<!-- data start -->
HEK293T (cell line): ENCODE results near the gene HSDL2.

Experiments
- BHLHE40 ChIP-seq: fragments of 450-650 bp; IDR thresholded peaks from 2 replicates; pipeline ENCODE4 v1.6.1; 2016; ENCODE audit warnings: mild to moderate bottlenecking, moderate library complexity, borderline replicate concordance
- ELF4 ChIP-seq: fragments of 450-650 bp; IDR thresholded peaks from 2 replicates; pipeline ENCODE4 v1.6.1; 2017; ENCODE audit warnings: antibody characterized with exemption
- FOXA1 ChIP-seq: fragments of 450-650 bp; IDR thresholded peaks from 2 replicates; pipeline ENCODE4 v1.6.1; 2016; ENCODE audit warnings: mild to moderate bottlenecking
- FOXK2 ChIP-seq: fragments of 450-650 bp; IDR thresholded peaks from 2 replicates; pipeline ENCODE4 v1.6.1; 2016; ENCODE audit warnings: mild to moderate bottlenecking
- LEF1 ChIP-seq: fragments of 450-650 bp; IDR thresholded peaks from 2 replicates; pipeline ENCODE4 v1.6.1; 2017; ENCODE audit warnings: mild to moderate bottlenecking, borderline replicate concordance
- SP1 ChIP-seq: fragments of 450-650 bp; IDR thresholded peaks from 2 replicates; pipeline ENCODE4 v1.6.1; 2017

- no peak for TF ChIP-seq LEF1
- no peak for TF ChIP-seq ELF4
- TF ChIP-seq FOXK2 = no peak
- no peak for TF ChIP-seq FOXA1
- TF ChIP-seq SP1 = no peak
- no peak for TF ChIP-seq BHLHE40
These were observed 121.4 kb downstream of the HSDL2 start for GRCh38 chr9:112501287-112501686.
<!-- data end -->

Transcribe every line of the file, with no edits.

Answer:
HEK293T (cell line): ENCODE results near the gene HSDL2.

Experiments
- BHLHE40 ChIP-seq: fragments of 450-650 bp; IDR thresholded peaks from 2 replicates; pipeline ENCODE4 v1.6.1; 2016; ENCODE audit warnings: mild to moderate bottlenecking, moderate library complexity, borderline replicate concordance
- ELF4 ChIP-seq: fragments of 450-650 bp; IDR thresholded peaks from 2 replicates; pipeline ENCODE4 v1.6.1; 2017; ENCODE audit warnings: antibody characterized with exemption
- FOXA1 ChIP-seq: fragments of 450-650 bp; IDR thresholded peaks from 2 replicates; pipeline ENCODE4 v1.6.1; 2016; ENCODE audit warnings: mild to moderate bottlenecking
- FOXK2 ChIP-seq: fragments of 450-650 bp; IDR thresholded peaks from 2 replicates; pipeline ENCODE4 v1.6.1; 2016; ENCODE audit warnings: mild to moderate bottlenecking
- LEF1 ChIP-seq: fragments of 450-650 bp; IDR thresholded peaks from 2 replicates; pipeline ENCODE4 v1.6.1; 2017; ENCODE audit warnings: mild to moderate bottlenecking, borderline replicate concordance
- SP1 ChIP-seq: fragments of 450-650 bp; IDR thresholded peaks from 2 replicates; pipeline ENCODE4 v1.6.1; 2017

- no peak for TF ChIP-seq LEF1
- no peak for TF ChIP-seq ELF4
- TF ChIP-seq FOXK2 = no peak
- no peak for TF ChIP-seq FOXA1
- TF ChIP-seq SP1 = no peak
- no peak for TF ChIP-seq BHLHE40
These were observed 121.4 kb downstream of the HSDL2 start for GRCh38 chr9:112501287-112501686.